A cliche that ranks right up there with "Windy City," "City of the Big Shoulders" and "That Toddling Town" is the oft-intoned sentiment that Chicago is the "City of Neighborhoods."
The municipal government has long backed up that slogan with public works celebrating the special nature of various slices of the metropolis. Chinatown has its pagodas and arches. Greek Town sports classical columns at the entrance. A huge sculptural rendition of the Puerto Rican flag spans Division Street as it runs through Humboldt Park.
Recently, the time came for the city to widen sidewalks and plant trees along North Halsted Street, home to businesses like the Manhole, the pink-awninged Gay Mart and Ram: A Gay Treasure. The project designers thought they would reflect the community by adding two 25-foot gateways and some 200 street pylons, all adorned with lighted rings in the same colors as the stripes of the rainbow Gay Pride flag.
In the process, Mayor Richard M. Daley's administration is setting a precedent, casting Chicago as the first city in the nation to place a gay neighborhood on the same plane as an ethnic neighborhood--and proposing to spend nearly half a million taxpayer dollars to do so.
Planners insist that they never expected the least hint of controversy to attend the tribute, part of a $3.2-million refurbishment. "We just wanted to make sure we preserve the character of the neighborhood," said Mary Morten, Daley's liaison to the gay and lesbian communities. "We meant it as a thank you, an acknowledgment to the businesses that helped turn this area around."
Some people are thrilled by the implicit acceptance. "I love it," said the Gay Mart's Shelly Rosenbaum.
Some others clearly are not.
Among the disconcerted and dismayed, as you might expect, are preachers and conservatives, appalled by what appears to be the city seal of approval on behavior they see as sin.
As you might not expect, debate is also fierce among homosexuals.
"It's recognition, yet at the same time, it's ghettoizing," said David Rouse, a 51-year-old librarian emerging from Ram. "Gays and lesbians live in a lot of different neighborhoods."
Rouse's home turf, for example, is Andersonville to the north, once predominantly Swedish and now experiencing an influx of homosexuals. And suburban Oak Park, to the west, has such a large gay population that it recently enacted a same-sex partnership registry.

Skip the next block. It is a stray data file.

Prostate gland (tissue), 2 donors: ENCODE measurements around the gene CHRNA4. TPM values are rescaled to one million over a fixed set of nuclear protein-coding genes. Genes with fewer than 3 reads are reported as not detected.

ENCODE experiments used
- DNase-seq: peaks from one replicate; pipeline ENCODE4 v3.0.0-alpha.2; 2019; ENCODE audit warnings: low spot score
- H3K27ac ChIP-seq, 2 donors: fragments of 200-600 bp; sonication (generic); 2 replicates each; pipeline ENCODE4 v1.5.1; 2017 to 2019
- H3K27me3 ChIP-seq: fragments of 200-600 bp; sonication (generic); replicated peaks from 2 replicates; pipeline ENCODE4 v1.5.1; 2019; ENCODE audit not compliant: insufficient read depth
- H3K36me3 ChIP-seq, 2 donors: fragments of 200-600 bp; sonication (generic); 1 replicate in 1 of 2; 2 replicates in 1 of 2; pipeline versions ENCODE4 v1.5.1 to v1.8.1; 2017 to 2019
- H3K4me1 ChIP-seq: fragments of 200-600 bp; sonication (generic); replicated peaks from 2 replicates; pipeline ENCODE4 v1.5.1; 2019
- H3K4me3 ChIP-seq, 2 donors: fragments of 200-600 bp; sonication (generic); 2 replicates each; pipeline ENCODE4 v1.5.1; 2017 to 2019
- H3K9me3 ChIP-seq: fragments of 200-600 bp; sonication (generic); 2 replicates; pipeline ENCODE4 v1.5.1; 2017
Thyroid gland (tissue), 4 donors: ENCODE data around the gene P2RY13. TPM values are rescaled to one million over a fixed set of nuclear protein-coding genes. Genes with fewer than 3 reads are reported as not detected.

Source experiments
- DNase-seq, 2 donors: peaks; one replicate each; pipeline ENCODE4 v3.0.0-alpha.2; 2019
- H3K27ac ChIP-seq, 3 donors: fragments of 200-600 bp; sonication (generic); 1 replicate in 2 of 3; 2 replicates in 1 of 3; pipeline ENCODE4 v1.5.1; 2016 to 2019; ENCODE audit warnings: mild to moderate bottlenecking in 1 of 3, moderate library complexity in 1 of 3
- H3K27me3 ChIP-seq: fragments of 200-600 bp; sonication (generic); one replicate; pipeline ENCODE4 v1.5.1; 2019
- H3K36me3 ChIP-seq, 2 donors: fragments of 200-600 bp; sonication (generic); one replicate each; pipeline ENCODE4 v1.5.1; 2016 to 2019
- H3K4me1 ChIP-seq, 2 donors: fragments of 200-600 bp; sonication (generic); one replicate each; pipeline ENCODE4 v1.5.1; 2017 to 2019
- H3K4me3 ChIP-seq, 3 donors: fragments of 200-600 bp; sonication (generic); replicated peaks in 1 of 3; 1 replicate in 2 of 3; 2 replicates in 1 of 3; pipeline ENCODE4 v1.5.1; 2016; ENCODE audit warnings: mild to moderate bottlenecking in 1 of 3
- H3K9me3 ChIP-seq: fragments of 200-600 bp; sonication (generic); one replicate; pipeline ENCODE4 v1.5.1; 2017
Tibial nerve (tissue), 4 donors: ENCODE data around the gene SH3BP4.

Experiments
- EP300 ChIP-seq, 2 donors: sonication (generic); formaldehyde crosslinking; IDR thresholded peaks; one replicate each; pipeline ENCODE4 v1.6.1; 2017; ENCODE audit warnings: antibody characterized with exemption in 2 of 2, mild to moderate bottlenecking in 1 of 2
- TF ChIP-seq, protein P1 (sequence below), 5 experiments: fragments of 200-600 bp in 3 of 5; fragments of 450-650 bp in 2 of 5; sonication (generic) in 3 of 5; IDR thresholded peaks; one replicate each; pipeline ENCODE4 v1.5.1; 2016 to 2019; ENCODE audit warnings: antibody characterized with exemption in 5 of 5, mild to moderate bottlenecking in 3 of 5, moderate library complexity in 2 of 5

Friends, Rouse said, have voiced the flip side to his concern: "They're asking, 'Are straight people going to come here anymore?' " He shrugged. "Not that I care."
The rainbow motif already runs rampant along the eight blocks of North Halsted designated for sprucing up. The colors show up in flags and banners flying over bars, a home store and a video shop. Banners--a procession of red, yellow, green and purple--hung by the private Northalsted Area Merchants Assn. declare the zone "a PROUD community!".
"You know what?" said Rosenbaum. "You have to be blind, deaf or dumb not to know that this is a gay neighborhood." And it was gay businesses, he noted, that transformed the street from a seedy, gang-ridden stretch 20 years ago into the vital commercial strip it is today.
North Halsted runs down the center of an 8-by-4-block area with 20 gay and lesbian bars, one of the largest concentrations in the nation. Gays have bought residential property on surrounding streets. "They're not renting. They're not going anywhere. It's not going to change," said Ben Allen, a director of the merchants group.
Critics agree, but add that the city project "looks too official," in the words of Richard Majko, a 47-year-old registered nurse.
The designers say they were trying to be subtle. "We thought about other symbols, like the inverted pink triangle, but we liked that the rainbow has other associations beyond the gay community," said lead architect Edward Windhorst. "It means diversity."
Mike Dublak, 36, and Sharon Authier, 31, help make North Halsted diverse. They are a heterosexual couple.
Although "I get whistled at," Dublak said, grinning, they have no complaints about renting an apartment in a place with many gay overtones. But while Authier would welcome wider sidewalks, she draws the line at the rainbow rings and sculptures: "That money could be spent on other things."
Still, signatures are piling up on petitions in support of a city-sanctioned "over the rainbow" district. Said Allen: "There are 3,600 miles of streets in the city of Chicago. I think the gay and lesbian community would not be overrepresented to have less than three-quarters of a mile of these streets."